Oct/Nov 2003 Poetry


by Jessy Randall

Photo-Art by Tara Gilbert-Brever



And we rose up like wheat, / acre after acre of gold, / and we harvested, / we harvested.
      —Anne Sexton, Us

I was wrapped in the seatbelt
on the right side of the car and
I undid myself and then
I slid over to the middle
and then you put your arm around me,
while kids in bandannas
drove by in speeding vans,
while whole towns and houses
rushed by like quicksand
in bright zinc motion.
We were in our own bodies
(that car that will carry us)
and you were in my body
(that care that will remove us)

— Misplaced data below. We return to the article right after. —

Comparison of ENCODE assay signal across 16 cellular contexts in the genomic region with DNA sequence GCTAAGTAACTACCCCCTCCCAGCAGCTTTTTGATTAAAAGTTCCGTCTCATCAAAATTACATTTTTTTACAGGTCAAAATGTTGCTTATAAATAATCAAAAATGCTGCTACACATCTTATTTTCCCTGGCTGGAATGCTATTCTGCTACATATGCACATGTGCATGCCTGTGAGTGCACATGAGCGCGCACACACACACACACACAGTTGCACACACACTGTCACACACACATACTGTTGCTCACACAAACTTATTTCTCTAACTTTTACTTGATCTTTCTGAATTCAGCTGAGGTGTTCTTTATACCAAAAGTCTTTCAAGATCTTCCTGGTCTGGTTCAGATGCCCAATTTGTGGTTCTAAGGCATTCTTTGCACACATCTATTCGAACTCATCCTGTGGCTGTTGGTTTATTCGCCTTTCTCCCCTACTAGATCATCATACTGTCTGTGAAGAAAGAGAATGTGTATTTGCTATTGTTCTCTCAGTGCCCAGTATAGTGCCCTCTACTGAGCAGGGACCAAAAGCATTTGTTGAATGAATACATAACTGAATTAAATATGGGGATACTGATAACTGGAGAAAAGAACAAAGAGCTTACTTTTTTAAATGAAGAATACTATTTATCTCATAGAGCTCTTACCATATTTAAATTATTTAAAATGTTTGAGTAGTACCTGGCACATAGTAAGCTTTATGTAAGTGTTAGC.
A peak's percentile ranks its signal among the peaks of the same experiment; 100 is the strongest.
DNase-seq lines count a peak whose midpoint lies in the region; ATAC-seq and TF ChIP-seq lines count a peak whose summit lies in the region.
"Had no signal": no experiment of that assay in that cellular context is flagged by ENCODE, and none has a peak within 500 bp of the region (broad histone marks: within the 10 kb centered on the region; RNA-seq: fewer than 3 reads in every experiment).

and at last I found
a decent station on the radio
because you were the one driving
and then you said you were amazed.

Oh then
I pointed out the highway rest stop
and I looked in your eyes
and I looked in my bag
and you turned off the car
and you undid your seatbelt
and I undid my seatbelt,
the road signs, your jeans,
the twelfth grade English classes,
the August four o'clock heat
and we pulled in like coming home,
to a parking lot of trees,
and we rested,
we rested.


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